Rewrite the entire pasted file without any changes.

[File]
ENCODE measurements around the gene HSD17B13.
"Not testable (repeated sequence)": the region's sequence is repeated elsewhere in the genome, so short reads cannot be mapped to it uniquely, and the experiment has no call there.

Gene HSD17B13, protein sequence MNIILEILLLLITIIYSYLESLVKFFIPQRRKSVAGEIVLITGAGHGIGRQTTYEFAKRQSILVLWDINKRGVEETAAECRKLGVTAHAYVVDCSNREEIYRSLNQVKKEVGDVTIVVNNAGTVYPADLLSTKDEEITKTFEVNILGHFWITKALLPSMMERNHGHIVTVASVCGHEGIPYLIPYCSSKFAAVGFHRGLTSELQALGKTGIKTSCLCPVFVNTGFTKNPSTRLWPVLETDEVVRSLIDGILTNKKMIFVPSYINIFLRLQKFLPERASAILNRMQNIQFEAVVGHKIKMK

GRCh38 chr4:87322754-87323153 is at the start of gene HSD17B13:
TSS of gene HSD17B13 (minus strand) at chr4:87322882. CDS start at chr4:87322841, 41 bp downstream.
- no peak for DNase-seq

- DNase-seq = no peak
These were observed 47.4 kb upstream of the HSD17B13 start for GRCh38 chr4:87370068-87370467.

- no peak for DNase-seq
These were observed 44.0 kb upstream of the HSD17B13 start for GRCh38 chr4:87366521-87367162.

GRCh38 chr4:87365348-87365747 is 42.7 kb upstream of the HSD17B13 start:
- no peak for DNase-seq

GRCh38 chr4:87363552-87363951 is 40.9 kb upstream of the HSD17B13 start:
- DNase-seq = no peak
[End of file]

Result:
ENCODE measurements around the gene HSD17B13.
"Not testable (repeated sequence)": the region's sequence is repeated elsewhere in the genome, so short reads cannot be mapped to it uniquely, and the experiment has no call there.

Gene HSD17B13, protein sequence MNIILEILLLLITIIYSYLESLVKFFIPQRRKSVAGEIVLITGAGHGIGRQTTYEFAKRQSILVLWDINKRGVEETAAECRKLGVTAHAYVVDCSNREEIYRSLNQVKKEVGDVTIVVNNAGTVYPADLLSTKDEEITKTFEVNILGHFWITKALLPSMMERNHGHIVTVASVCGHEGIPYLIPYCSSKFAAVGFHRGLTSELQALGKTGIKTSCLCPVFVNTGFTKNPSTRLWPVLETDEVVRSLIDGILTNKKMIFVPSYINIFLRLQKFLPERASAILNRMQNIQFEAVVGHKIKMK

GRCh38 chr4:87322754-87323153 is at the start of gene HSD17B13:
TSS of gene HSD17B13 (minus strand) at chr4:87322882. CDS start at chr4:87322841, 41 bp downstream.
- no peak for DNase-seq

- DNase-seq = no peak
These were observed 47.4 kb upstream of the HSD17B13 start for GRCh38 chr4:87370068-87370467.

- no peak for DNase-seq
These were observed 44.0 kb upstream of the HSD17B13 start for GRCh38 chr4:87366521-87367162.

GRCh38 chr4:87365348-87365747 is 42.7 kb upstream of the HSD17B13 start:
- no peak for DNase-seq

GRCh38 chr4:87363552-87363951 is 40.9 kb upstream of the HSD17B13 start:
- DNase-seq = no peak